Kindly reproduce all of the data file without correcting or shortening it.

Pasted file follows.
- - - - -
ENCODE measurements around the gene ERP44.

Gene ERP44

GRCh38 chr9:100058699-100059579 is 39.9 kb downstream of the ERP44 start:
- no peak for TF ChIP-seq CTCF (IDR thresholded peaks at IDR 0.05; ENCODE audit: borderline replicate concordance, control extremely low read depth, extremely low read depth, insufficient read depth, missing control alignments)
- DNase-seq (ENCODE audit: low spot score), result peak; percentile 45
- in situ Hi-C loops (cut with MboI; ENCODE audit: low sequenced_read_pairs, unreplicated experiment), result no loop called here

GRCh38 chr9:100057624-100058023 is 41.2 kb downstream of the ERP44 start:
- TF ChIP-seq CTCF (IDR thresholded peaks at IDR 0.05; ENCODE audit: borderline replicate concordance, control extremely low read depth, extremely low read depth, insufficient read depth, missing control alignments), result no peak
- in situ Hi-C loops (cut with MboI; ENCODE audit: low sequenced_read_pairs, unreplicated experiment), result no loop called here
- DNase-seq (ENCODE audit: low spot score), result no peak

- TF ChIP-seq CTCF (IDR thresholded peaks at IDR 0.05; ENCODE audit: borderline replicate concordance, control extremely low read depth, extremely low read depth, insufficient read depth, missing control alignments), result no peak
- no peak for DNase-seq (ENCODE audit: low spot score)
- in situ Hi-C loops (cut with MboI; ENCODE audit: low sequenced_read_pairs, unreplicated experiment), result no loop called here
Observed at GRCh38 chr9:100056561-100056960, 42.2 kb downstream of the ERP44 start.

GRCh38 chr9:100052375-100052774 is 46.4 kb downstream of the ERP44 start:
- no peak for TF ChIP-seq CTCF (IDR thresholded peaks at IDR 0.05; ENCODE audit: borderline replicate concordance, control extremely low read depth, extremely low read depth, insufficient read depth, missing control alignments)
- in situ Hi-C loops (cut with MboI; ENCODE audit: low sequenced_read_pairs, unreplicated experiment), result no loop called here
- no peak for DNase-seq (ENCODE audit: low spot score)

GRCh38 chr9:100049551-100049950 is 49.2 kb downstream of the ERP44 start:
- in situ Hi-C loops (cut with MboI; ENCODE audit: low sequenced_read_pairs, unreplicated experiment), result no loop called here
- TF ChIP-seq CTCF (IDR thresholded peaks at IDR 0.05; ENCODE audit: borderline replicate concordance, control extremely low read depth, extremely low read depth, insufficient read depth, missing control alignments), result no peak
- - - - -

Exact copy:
ENCODE measurements around the gene ERP44.

Gene ERP44

GRCh38 chr9:100058699-100059579 is 39.9 kb downstream of the ERP44 start:
- no peak for TF ChIP-seq CTCF (IDR thresholded peaks at IDR 0.05; ENCODE audit: borderline replicate concordance, control extremely low read depth, extremely low read depth, insufficient read depth, missing control alignments)
- DNase-seq (ENCODE audit: low spot score), result peak; percentile 45
- in situ Hi-C loops (cut with MboI; ENCODE audit: low sequenced_read_pairs, unreplicated experiment), result no loop called here

GRCh38 chr9:100057624-100058023 is 41.2 kb downstream of the ERP44 start:
- TF ChIP-seq CTCF (IDR thresholded peaks at IDR 0.05; ENCODE audit: borderline replicate concordance, control extremely low read depth, extremely low read depth, insufficient read depth, missing control alignments), result no peak
- in situ Hi-C loops (cut with MboI; ENCODE audit: low sequenced_read_pairs, unreplicated experiment), result no loop called here
- DNase-seq (ENCODE audit: low spot score), result no peak

- TF ChIP-seq CTCF (IDR thresholded peaks at IDR 0.05; ENCODE audit: borderline replicate concordance, control extremely low read depth, extremely low read depth, insufficient read depth, missing control alignments), result no peak
- no peak for DNase-seq (ENCODE audit: low spot score)
- in situ Hi-C loops (cut with MboI; ENCODE audit: low sequenced_read_pairs, unreplicated experiment), result no loop called here
Observed at GRCh38 chr9:100056561-100056960, 42.2 kb downstream of the ERP44 start.

GRCh38 chr9:100052375-100052774 is 46.4 kb downstream of the ERP44 start:
- no peak for TF ChIP-seq CTCF (IDR thresholded peaks at IDR 0.05; ENCODE audit: borderline replicate concordance, control extremely low read depth, extremely low read depth, insufficient read depth, missing control alignments)
- in situ Hi-C loops (cut with MboI; ENCODE audit: low sequenced_read_pairs, unreplicated experiment), result no loop called here
- no peak for DNase-seq (ENCODE audit: low spot score)

GRCh38 chr9:100049551-100049950 is 49.2 kb downstream of the ERP44 start:
- in situ Hi-C loops (cut with MboI; ENCODE audit: low sequenced_read_pairs, unreplicated experiment), result no loop called here
- TF ChIP-seq CTCF (IDR thresholded peaks at IDR 0.05; ENCODE audit: borderline replicate concordance, control extremely low read depth, extremely low read depth, insufficient read depth, missing control alignments), result no peak